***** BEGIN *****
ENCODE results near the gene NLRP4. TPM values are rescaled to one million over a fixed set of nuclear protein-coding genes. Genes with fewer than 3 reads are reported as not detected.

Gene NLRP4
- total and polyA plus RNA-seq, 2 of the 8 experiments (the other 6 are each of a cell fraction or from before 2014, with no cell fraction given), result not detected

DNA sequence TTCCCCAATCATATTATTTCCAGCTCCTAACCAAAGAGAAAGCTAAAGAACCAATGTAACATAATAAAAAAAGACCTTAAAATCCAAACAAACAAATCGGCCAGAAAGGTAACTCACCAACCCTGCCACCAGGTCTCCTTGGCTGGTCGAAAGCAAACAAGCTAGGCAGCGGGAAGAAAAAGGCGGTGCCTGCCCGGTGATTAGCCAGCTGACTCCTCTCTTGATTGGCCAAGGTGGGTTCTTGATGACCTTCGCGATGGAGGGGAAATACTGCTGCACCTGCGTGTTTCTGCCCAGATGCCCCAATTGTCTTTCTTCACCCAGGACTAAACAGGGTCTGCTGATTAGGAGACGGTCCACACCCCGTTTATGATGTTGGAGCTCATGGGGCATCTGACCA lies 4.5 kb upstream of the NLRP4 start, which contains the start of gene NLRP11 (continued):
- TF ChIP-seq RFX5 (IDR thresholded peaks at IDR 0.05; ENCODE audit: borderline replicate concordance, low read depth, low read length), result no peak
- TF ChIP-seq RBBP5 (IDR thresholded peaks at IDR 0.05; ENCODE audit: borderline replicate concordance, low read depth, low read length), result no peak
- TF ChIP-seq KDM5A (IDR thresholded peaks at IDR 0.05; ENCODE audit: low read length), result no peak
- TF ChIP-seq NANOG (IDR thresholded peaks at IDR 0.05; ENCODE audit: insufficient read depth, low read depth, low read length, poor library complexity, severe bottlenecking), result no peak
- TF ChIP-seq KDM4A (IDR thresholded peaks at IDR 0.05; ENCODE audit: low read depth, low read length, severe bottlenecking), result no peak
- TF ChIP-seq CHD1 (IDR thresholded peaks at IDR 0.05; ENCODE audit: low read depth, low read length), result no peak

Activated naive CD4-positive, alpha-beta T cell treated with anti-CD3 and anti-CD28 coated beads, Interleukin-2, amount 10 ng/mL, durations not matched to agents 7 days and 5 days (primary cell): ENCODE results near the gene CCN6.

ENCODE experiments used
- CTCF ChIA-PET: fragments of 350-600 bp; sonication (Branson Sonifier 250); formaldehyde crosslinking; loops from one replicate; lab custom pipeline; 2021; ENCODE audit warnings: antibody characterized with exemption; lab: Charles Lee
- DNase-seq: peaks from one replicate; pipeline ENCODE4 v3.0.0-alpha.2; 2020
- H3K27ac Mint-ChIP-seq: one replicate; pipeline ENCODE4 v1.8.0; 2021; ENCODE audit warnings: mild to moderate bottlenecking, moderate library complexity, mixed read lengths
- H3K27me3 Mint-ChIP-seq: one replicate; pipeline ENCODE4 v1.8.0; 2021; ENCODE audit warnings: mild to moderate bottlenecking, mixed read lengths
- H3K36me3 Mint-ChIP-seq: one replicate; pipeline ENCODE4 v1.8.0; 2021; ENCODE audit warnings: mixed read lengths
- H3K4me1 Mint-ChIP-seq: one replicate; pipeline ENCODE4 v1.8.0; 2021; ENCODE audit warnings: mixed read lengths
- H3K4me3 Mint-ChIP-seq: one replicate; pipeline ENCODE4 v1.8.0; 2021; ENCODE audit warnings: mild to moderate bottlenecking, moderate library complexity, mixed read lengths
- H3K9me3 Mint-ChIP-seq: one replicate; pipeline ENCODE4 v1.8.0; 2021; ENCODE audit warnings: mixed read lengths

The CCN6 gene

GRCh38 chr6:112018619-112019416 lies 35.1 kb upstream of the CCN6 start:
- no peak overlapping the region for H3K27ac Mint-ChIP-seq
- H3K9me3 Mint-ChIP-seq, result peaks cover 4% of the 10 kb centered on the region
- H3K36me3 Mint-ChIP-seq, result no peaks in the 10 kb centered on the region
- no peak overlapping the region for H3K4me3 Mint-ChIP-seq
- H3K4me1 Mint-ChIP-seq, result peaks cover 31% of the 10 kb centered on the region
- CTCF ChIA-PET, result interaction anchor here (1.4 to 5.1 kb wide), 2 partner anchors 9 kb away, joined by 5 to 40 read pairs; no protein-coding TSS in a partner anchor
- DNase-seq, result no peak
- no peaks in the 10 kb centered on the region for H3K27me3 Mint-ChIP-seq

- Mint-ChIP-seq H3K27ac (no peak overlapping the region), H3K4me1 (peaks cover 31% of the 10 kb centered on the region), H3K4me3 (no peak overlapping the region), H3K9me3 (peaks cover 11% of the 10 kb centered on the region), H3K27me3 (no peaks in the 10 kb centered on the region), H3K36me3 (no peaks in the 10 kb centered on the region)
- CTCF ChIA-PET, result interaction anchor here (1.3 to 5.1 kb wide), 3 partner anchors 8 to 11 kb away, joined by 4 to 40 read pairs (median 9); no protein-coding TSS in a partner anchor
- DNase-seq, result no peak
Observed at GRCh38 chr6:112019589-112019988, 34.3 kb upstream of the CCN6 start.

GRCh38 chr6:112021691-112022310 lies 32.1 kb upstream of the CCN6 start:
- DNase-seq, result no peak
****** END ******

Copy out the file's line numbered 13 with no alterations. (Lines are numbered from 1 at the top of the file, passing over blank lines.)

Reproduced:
- CTCF ChIA-PET: fragments of 350-600 bp; sonication (Branson Sonifier 250); formaldehyde crosslinking; loops from one replicate; lab custom pipeline; 2021; ENCODE audit warnings: antibody characterized with exemption; lab: Charles Lee